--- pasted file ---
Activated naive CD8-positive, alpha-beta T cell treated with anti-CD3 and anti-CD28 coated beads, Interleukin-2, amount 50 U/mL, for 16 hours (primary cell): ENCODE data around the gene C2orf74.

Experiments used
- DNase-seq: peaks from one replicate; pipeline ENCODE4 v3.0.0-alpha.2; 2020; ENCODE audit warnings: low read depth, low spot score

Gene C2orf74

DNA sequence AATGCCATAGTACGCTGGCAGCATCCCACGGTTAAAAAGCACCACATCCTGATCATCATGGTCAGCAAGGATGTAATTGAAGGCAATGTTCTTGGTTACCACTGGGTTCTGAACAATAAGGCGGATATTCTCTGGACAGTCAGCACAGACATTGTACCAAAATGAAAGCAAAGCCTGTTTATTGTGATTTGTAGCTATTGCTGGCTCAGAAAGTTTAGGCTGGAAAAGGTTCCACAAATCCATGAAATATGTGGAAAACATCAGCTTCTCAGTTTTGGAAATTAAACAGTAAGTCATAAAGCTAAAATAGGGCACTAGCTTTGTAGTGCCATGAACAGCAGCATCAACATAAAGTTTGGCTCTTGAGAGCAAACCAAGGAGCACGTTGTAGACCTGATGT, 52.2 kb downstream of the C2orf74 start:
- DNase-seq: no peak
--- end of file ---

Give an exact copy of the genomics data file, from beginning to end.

Activated naive CD8-positive, alpha-beta T cell treated with anti-CD3 and anti-CD28 coated beads, Interleukin-2, amount 50 U/mL, for 16 hours (primary cell): ENCODE data around the gene C2orf74.

Experiments used
- DNase-seq: peaks from one replicate; pipeline ENCODE4 v3.0.0-alpha.2; 2020; ENCODE audit warnings: low read depth, low spot score

Gene C2orf74

DNA sequence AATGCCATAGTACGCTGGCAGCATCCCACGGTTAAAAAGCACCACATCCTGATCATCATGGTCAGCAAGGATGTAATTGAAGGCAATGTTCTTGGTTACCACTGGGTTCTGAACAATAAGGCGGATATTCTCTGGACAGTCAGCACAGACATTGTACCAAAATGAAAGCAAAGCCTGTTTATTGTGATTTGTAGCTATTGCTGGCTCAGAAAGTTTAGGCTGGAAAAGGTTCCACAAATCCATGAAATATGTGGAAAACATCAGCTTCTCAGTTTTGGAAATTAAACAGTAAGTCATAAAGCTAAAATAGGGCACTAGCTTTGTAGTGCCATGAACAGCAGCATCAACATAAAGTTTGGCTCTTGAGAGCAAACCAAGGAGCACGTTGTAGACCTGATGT, 52.2 kb downstream of the C2orf74 start:
- DNase-seq: no peak